Jewish and Dutch Merchants
Beginning in 1775, it was the Dutch and not the French that kept the American Revolutionary army supplied with arms and gunpowder, mainly through the Dutch port in the Caribbean island of St. Eustatius (also called Statia), near present day St. Kitts and Nevis. In fact, it is impossible to envision an American victory without the assistance of the Dutch — for whom the profit motives were simply too great. The irony was that the Dutch were a long-standing ally of the British, and it was not until 1781, near what turned out to be the end of the war, that the British resolved to act to end the Dutch assistance. That action was undertaken by Admiral George Brydges Rodney, who attacked St. Eustatius in 1781 and put a decisive end to the activity as part of a newly declared war by the British on the Dutch. Rodney took into custody Dutch merchants and officials, a colony of Jewish merchants that had been invaluable to the American cause, and even English merchants who were acting against the interests of their king. However, Admiral Rodney did not act to damage the French fleet, and he easily could have as part of this same action, and thus prevented the French fleet’s indispensable role in the epoch-making American victory at Yorktown later that same year. Why didn’t he? The British simply did not envision that French assistance would or could make a difference:
The First Salute, published by Ballantine, Copyright 1988 by Barbara W. Tuchman, pages 97-99
“[Admiral] Rodney descended upon Statia with devastation and confiscations. … The seizing offshore of 130 merchantmen of all kinds, with their cargoes valued at £500,000, was normal enough as a prize of war. There followed the plundering of private property, in shops and houses, of naval stores and goods in the warehouses, arms and ammunition in the arsenals, crates of sugar, tobacco and rice on the beaches. The total proceeds have been valued at £3 million, excluding the captured ships. Asking for a list of merchants and their inventories, Rodney singled out the Jews, who had a small well-established community on the island, and ordered them stripped for cash or precious stones or whatever might be supposed to be secreted in their clothing. Acting out a common antipathy with unnecessary zeal, he ordered the Jews expelled on one day’s notice, without notice to their families or access to their homes. With more reason, French nationals as enemy citizens were all deported to neighboring French islands. With equal zeal Rodney pursued [Statia] Governor de Graaff with penalties deserved by the ‘first man who insulted the British flag by taking up the salute of a pirate and a rebel, and who, during his whole administration has been remarkably inimical to Great Britain and a favourer of the American rebellion …. ‘ Two American ships named de Graaff of 26 guns and Lady de Graaff of 18 ‘prove how much the Americans thought themselves obliged to him. … He has made an amazing fortune and, by all accounts, much by oppression. His plantation is seized for his Majesty’ and de Graaff himself taken as an enemy prisoner to be sent with all his other household property to Great Britain. …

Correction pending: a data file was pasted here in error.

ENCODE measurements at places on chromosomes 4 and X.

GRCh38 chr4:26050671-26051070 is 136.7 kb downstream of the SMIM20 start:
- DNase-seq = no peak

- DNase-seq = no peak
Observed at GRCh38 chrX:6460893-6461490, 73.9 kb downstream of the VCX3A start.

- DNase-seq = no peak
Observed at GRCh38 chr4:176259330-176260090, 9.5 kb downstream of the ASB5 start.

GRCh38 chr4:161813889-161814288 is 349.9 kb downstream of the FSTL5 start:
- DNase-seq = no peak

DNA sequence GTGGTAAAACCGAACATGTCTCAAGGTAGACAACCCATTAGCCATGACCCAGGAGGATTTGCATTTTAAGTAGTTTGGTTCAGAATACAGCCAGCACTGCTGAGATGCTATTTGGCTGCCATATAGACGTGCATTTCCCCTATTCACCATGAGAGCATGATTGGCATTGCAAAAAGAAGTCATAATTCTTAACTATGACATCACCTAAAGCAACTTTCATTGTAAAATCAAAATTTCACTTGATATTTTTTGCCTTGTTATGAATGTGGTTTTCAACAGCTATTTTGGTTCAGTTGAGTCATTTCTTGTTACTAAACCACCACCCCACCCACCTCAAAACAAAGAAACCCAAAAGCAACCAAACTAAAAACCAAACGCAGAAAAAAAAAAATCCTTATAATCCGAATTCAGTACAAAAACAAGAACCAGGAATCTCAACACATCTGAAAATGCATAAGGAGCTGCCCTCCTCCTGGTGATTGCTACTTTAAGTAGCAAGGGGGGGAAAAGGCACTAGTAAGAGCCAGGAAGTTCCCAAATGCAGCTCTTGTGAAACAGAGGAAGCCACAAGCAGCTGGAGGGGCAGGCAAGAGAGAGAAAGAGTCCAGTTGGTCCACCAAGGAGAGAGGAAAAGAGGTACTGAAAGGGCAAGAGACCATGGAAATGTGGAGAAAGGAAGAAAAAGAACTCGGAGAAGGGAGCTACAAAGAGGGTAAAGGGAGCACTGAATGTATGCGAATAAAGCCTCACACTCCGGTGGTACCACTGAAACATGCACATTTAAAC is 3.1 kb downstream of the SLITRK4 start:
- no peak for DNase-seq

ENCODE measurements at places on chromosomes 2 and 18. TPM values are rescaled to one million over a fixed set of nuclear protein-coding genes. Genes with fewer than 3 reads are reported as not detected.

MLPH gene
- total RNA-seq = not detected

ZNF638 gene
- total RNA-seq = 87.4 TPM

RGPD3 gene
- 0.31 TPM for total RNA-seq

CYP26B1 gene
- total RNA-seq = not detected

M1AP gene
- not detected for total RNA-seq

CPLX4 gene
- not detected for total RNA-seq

“In the first month of the Dutch war as a whole, 200 of the Dutch merchant fleet, an objective as important as St. Eustatius, were taken by the English, paralyzing Dutch shipping in the process that accelerated the decline of the [Dutch] Republic. Occupied on land in collecting and disposing of the island’s riches and arranging for their safe convoy to England, and in pursuing the iniquitous English merchants who had been trading with the enemy, Rodney was not at the head of his fleet patrolling the waters to intercept possible French intervention in America. While he has borne responsibility for this fateful omission, the fault did not in fact lie with him so much as in the casual management by his government and its war ministers, who did not foresee or consider French intervention as a serious concern. At no time did they issue any orders to Rodney that a primary mission of his fleet must be at all costs to prevent French reinforcements from reaching America to aid the rebels. If he or his government had been gifted with a talent for seeing into the future, and could have anticipated the fatal effect for Britain of future French presence at Yorktown, orders to the Admiral might have been more definitive in the Spartan tone of ‘Come back with your shield or on it.’ Rodney was given no such urgent advice because the English never seriously considered that the Americans could win the war or that French help could or would be decisive. Ministers did not act to prevent a siege of General Cornwallis’ army at Yorktown because it was a contingency they never conceived of as happening.
“The objects of Rodney’s sternest wrath were British merchants of both Statia and, particularly, St. Kitts who had been selling arms to the enemy for use against their own countrymen. He pounced upon their records in accountants’ offices, which had not been destroyed owing to the speed and surprise of the English attack, and sent them back to England to the war ministry of Lord George Germain. Two American agents of the Continental Congress, by name Isaac Gouverneur and Samuel Curzon or Courson, who had handled the purchases were sent with the papers as prisoners, in the hope of seeing them tried as traitors.”